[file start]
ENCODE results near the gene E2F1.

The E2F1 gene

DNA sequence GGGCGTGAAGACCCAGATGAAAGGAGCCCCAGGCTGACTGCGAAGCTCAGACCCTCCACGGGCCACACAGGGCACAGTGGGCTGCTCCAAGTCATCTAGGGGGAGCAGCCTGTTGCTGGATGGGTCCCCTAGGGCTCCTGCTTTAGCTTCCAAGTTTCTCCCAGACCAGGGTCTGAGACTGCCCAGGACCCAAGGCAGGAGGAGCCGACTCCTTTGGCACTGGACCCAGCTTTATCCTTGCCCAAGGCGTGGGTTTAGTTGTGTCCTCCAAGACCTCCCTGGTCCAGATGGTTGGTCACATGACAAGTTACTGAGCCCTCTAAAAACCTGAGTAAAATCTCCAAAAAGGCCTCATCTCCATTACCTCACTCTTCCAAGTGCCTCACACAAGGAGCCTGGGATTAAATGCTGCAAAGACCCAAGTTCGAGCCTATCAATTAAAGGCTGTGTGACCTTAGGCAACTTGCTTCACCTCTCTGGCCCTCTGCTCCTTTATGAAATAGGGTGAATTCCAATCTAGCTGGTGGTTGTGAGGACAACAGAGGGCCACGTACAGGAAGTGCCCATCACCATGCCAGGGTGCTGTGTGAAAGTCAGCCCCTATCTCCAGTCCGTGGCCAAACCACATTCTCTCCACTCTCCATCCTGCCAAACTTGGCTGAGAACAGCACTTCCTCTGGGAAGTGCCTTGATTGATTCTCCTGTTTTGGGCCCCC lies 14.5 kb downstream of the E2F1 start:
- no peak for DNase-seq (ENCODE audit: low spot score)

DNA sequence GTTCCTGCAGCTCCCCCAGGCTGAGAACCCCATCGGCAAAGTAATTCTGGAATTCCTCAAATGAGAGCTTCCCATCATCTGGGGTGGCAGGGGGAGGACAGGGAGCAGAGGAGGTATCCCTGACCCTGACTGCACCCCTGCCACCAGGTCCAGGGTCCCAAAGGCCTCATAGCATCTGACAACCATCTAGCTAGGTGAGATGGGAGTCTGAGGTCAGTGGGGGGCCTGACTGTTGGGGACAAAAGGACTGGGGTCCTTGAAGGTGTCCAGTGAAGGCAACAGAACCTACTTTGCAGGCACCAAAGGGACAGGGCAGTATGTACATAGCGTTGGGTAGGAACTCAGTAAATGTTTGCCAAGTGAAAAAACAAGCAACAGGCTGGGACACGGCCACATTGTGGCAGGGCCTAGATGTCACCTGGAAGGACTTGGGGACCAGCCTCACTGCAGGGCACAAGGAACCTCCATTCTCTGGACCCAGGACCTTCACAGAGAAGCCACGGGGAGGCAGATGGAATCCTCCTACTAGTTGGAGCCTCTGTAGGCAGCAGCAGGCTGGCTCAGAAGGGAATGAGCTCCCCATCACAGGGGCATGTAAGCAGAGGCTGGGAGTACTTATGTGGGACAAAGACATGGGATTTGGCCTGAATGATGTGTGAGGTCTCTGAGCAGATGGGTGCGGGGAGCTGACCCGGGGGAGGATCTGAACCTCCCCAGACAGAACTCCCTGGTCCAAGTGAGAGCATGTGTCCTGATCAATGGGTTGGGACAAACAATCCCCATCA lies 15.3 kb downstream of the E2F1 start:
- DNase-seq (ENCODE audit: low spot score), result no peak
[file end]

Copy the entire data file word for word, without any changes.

ENCODE results near the gene E2F1.

The E2F1 gene

DNA sequence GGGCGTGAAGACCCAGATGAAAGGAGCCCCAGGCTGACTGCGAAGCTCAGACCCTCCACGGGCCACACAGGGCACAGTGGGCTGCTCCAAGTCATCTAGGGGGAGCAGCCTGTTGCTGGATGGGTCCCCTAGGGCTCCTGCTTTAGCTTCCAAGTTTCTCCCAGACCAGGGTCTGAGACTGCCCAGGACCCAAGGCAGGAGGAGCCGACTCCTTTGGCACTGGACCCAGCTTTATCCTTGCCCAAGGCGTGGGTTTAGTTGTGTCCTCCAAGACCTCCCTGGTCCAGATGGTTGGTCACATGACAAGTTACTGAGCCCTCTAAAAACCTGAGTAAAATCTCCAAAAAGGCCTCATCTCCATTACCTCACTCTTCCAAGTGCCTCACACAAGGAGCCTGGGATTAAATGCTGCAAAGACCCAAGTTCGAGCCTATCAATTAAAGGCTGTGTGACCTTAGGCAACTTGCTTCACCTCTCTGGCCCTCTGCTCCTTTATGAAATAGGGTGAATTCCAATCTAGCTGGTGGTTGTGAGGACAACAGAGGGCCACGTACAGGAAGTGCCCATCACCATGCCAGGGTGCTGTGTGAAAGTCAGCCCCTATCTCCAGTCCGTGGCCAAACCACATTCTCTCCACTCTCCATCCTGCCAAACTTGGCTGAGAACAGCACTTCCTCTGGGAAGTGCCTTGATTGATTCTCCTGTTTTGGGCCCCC lies 14.5 kb downstream of the E2F1 start:
- no peak for DNase-seq (ENCODE audit: low spot score)

DNA sequence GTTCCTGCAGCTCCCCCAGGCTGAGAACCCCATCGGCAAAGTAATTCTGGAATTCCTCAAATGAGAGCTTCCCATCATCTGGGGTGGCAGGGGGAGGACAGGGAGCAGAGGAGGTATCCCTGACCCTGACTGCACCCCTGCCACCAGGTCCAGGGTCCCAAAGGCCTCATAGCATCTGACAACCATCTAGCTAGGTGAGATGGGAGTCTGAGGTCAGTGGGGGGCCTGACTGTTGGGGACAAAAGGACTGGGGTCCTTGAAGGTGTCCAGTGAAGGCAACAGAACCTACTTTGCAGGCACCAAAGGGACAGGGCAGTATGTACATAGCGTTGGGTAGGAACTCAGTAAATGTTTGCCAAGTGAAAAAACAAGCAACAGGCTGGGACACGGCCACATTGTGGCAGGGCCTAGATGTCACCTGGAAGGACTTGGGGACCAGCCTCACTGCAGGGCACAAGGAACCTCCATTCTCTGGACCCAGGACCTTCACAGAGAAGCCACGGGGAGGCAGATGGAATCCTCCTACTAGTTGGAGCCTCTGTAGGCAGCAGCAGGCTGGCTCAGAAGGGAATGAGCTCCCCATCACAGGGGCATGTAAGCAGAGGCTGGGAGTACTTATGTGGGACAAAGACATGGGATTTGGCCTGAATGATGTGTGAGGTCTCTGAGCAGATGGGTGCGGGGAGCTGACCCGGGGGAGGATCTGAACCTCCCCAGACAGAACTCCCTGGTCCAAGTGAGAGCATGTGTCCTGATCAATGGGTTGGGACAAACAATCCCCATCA lies 15.3 kb downstream of the E2F1 start:
- DNase-seq (ENCODE audit: low spot score), result no peak